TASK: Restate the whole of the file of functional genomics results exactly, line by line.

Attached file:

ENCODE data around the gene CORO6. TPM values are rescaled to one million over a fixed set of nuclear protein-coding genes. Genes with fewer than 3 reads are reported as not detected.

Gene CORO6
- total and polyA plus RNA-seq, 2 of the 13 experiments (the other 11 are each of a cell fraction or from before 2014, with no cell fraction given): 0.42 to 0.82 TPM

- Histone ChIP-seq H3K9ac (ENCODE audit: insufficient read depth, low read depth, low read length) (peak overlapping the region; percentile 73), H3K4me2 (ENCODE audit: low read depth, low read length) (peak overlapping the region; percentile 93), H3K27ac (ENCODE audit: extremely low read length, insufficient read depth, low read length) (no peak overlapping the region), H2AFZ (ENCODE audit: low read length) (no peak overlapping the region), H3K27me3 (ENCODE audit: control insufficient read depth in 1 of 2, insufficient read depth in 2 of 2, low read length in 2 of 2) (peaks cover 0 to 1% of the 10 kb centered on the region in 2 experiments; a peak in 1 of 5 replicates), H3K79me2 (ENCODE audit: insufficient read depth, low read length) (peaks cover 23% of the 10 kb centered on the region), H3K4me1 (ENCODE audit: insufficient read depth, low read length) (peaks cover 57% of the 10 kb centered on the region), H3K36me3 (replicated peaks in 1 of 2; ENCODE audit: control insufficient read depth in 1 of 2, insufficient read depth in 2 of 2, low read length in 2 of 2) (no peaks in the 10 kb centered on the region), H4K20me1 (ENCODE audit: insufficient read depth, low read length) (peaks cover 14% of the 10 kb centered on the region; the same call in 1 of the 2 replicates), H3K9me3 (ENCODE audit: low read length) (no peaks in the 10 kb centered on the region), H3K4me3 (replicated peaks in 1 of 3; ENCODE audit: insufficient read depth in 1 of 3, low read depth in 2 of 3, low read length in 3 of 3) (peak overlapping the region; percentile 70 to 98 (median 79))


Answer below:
ENCODE data around the gene CORO6. TPM values are rescaled to one million over a fixed set of nuclear protein-coding genes. Genes with fewer than 3 reads are reported as not detected.

Gene CORO6
- total and polyA plus RNA-seq, 2 of the 13 experiments (the other 11 are each of a cell fraction or from before 2014, with no cell fraction given): 0.42 to 0.82 TPM

- Histone ChIP-seq H3K9ac (ENCODE audit: insufficient read depth, low read depth, low read length) (peak overlapping the region; percentile 73), H3K4me2 (ENCODE audit: low read depth, low read length) (peak overlapping the region; percentile 93), H3K27ac (ENCODE audit: extremely low read length, insufficient read depth, low read length) (no peak overlapping the region), H2AFZ (ENCODE audit: low read length) (no peak overlapping the region), H3K27me3 (ENCODE audit: control insufficient read depth in 1 of 2, insufficient read depth in 2 of 2, low read length in 2 of 2) (peaks cover 0 to 1% of the 10 kb centered on the region in 2 experiments; a peak in 1 of 5 replicates), H3K79me2 (ENCODE audit: insufficient read depth, low read length) (peaks cover 23% of the 10 kb centered on the region), H3K4me1 (ENCODE audit: insufficient read depth, low read length) (peaks cover 57% of the 10 kb centered on the region), H3K36me3 (replicated peaks in 1 of 2; ENCODE audit: control insufficient read depth in 1 of 2, insufficient read depth in 2 of 2, low read length in 2 of 2) (no peaks in the 10 kb centered on the region), H4K20me1 (ENCODE audit: insufficient read depth, low read length) (peaks cover 14% of the 10 kb centered on the region; the same call in 1 of the 2 replicates), H3K9me3 (ENCODE audit: low read length) (no peaks in the 10 kb centered on the region), H3K4me3 (replicated peaks in 1 of 3; ENCODE audit: insufficient read depth in 1 of 3, low read depth in 2 of 3, low read length in 3 of 3) (peak overlapping the region; percentile 70 to 98 (median 79))